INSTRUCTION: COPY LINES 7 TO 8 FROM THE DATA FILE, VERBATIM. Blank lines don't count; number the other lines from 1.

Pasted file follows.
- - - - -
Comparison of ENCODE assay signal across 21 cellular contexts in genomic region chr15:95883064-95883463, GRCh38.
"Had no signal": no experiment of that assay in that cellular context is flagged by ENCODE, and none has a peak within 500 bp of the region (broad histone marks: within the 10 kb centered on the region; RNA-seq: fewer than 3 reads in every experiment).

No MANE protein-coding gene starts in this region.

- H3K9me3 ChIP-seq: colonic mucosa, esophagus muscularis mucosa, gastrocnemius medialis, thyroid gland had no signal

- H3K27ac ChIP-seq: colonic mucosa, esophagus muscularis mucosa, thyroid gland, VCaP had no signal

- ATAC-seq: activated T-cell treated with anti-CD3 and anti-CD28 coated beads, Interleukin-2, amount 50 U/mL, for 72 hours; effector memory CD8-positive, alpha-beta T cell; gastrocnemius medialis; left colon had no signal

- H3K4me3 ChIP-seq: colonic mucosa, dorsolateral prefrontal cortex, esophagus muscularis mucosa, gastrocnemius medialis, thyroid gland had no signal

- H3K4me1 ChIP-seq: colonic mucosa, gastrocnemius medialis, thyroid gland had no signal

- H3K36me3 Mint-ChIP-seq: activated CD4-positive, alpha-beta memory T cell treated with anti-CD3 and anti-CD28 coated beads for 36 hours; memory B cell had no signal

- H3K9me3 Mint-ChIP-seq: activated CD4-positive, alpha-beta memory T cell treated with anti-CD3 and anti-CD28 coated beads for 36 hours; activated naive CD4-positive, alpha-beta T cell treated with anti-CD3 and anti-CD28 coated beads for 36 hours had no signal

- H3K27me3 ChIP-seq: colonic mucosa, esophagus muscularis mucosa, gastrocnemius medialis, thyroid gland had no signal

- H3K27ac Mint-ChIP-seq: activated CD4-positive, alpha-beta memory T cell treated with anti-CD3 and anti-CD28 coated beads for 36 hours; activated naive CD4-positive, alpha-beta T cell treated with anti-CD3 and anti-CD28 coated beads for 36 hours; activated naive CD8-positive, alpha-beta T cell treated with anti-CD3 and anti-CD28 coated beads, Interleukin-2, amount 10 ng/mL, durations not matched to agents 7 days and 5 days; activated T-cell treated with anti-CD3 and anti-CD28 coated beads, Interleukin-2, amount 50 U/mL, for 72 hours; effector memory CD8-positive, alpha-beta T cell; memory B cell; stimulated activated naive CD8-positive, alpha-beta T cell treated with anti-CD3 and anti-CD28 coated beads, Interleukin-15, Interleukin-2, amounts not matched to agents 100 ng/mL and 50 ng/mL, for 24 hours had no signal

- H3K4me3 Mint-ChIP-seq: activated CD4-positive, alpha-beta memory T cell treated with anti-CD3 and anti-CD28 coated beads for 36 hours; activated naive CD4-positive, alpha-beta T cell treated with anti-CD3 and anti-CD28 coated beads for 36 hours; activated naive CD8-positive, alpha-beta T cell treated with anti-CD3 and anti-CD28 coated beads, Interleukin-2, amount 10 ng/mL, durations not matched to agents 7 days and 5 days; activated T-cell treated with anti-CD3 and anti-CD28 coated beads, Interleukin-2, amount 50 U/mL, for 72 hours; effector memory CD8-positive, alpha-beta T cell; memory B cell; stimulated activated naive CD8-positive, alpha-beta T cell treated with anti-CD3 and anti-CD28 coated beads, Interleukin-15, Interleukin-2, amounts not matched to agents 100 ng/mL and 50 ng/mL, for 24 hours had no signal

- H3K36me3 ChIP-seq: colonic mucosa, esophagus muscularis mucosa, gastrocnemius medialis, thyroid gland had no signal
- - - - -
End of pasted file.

- H3K4me3 ChIP-seq: colonic mucosa, dorsolateral prefrontal cortex, esophagus muscularis mucosa, gastrocnemius medialis, thyroid gland had no signal

- H3K4me1 ChIP-seq: colonic mucosa, gastrocnemius medialis, thyroid gland had no signal